TAIPEI (Reuters) – Taiwan launched island-wide power outages Monday night following a surge in demand amid a heat wave, drought and power plant failure, the second such outage in the global technology center in a week.
The staged blackouts hit Taiwan, which major chipmakers like TSMC call home, on Thursday following a plant outage in the southern city of Kaohsiung that worried investors amid a global chip shortage.
It was not immediately clear whether Monday’s power outage affected TSMC or other semiconductor companies, which have factories across the island. TSMC did not immediately respond to a request for comment.
Taipower said 660,000 homes were affected by a first round of power outages and a decision would be made later in the day on whether to extend the outage.
Taipower blamed an increase in demand after a technical failure caused the suspension of some generators at the southern Hsinta power plant, the same facility that caused the problem last week.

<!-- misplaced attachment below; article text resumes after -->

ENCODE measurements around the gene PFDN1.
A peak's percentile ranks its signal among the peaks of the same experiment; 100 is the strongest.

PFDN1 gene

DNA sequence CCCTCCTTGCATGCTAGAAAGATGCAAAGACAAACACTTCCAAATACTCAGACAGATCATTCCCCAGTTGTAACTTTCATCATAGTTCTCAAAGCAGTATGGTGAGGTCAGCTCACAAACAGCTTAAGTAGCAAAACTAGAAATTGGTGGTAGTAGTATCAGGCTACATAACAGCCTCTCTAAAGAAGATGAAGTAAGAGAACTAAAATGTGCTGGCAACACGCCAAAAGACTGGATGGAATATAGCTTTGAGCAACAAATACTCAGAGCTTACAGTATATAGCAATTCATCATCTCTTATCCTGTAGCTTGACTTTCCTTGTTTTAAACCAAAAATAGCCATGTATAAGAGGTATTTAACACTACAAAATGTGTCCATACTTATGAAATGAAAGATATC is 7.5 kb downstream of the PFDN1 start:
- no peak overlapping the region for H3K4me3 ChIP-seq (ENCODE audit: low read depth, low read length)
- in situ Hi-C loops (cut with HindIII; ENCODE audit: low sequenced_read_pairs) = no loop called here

The state-owned company said the worst drought to hit the island in more than half a century meant electricity generated by hydroelectric plants was insufficient to meet unexpected demand Monday night, a record for May.
By 8:40 p.m., only 40% of supply had been restored at the coal-gas power plant, Taipower said.
Taiwan’s cabinet offered an apology and urged citizens to stay safe.
The Taipei city government said parts of the city had already reported power outages.
Taiwan is experiencing an unusually hot May with temperatures in parts of the island peaking at around 40 degrees Celsius (104 Fahrenheit).
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